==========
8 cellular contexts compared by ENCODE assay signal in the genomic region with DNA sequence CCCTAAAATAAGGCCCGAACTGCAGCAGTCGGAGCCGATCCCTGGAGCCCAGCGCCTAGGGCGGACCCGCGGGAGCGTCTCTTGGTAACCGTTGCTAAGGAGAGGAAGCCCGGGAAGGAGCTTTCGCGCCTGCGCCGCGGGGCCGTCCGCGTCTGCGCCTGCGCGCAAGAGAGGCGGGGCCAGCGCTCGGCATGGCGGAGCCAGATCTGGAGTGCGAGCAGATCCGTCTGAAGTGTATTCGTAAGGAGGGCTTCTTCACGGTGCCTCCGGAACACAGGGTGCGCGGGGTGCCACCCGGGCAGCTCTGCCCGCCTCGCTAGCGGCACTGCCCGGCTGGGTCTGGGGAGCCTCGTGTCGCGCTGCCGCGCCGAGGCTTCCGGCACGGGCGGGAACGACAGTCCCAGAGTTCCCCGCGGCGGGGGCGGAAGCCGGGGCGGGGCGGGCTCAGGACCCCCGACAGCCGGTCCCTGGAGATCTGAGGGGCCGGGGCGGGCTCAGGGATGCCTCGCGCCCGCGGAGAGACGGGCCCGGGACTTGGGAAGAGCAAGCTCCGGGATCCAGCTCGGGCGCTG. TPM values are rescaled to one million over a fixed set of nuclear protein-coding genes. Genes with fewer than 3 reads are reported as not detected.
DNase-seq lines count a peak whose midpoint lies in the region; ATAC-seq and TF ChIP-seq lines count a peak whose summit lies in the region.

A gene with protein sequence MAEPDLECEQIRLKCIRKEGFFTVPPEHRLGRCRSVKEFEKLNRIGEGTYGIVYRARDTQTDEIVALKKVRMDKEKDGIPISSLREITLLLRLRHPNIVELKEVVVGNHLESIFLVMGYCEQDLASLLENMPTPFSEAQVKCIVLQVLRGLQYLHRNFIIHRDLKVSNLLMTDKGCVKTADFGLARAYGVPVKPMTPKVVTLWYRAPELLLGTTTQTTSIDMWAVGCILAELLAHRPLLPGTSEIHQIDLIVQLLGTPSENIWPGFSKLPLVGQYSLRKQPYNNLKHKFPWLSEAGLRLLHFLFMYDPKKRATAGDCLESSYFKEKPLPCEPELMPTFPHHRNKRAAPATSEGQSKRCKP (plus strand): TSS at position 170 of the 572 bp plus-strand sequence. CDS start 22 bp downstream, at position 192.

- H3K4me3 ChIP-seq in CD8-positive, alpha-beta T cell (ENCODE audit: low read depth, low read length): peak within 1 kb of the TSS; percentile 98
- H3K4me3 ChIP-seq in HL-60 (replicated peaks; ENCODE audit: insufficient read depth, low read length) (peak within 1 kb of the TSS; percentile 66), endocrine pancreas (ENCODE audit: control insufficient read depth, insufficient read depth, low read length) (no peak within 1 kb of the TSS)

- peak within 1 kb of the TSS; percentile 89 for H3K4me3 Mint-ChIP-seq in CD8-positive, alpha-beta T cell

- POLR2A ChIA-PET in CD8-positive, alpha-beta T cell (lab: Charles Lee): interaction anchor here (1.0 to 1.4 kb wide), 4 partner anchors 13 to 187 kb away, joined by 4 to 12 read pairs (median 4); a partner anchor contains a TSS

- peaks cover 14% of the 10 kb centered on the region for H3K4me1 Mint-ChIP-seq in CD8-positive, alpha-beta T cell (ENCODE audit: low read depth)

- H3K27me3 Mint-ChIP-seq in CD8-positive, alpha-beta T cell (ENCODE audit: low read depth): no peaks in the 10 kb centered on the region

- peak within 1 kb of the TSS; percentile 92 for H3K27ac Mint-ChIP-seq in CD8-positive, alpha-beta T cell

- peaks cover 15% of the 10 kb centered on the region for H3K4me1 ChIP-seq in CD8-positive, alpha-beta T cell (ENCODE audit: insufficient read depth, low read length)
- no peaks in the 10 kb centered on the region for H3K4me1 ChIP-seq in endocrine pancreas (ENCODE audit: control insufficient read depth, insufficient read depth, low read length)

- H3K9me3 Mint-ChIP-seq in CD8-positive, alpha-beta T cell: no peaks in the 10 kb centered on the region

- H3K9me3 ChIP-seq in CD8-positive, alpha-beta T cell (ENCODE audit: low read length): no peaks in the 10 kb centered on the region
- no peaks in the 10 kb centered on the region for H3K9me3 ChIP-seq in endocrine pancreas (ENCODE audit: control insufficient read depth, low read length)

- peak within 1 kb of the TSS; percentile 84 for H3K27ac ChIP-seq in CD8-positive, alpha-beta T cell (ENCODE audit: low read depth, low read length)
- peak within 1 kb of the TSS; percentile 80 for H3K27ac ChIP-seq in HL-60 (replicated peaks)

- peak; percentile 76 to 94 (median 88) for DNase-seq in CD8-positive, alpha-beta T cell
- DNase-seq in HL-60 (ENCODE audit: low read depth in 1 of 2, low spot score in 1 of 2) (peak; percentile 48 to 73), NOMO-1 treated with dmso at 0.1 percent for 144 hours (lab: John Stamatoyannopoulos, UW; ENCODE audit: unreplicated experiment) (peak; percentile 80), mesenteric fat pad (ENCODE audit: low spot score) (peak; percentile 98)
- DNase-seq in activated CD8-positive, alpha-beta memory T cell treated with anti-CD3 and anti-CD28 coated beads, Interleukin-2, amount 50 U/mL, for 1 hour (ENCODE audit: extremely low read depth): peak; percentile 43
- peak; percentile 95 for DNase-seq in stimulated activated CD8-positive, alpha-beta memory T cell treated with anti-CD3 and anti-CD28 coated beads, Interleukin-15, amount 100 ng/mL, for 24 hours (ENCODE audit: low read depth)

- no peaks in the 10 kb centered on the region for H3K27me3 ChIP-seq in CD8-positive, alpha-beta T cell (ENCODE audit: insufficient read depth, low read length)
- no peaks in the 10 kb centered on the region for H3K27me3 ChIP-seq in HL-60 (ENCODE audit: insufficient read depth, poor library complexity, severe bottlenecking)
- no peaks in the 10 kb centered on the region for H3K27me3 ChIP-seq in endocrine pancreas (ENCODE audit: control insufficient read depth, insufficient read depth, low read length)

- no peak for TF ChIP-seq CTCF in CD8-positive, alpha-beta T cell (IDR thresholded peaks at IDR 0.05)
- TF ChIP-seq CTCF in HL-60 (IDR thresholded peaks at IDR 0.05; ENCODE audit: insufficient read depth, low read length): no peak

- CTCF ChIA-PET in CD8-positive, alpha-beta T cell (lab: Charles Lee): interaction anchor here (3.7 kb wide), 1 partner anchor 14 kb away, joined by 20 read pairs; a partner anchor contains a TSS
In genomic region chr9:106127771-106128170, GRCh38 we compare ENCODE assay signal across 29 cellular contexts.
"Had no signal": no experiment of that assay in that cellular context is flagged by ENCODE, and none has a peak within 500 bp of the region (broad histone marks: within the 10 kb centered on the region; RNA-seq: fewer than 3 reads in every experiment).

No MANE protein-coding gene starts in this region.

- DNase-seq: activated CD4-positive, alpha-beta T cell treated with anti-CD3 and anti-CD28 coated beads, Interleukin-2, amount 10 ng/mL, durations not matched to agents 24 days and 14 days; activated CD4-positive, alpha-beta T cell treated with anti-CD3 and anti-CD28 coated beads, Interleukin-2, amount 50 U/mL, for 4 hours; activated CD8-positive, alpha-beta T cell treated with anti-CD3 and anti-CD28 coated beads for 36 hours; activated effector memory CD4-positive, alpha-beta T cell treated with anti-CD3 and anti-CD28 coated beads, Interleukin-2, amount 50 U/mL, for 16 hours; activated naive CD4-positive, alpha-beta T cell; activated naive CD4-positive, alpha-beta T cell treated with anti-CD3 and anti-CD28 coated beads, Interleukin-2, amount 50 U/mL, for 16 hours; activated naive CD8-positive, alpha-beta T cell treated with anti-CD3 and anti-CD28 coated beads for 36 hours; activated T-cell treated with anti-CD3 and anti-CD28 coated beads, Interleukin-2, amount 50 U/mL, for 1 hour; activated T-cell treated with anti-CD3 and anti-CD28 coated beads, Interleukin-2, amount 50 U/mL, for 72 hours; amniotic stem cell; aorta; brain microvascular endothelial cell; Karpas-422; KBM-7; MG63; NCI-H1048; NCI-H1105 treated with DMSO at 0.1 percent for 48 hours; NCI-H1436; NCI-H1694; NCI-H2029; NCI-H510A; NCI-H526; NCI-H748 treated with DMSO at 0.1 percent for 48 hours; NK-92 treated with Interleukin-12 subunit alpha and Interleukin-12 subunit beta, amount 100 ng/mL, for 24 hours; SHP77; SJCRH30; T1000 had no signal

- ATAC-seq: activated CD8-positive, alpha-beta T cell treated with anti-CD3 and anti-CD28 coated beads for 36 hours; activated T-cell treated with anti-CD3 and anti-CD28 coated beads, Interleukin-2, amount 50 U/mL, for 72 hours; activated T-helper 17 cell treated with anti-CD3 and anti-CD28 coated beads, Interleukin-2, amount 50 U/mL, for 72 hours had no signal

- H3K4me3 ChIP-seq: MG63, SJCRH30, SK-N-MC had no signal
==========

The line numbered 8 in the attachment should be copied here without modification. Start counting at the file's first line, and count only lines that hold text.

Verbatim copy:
- peaks cover 14% of the 10 kb centered on the region for H3K4me1 Mint-ChIP-seq in CD8-positive, alpha-beta T cell (ENCODE audit: low read depth)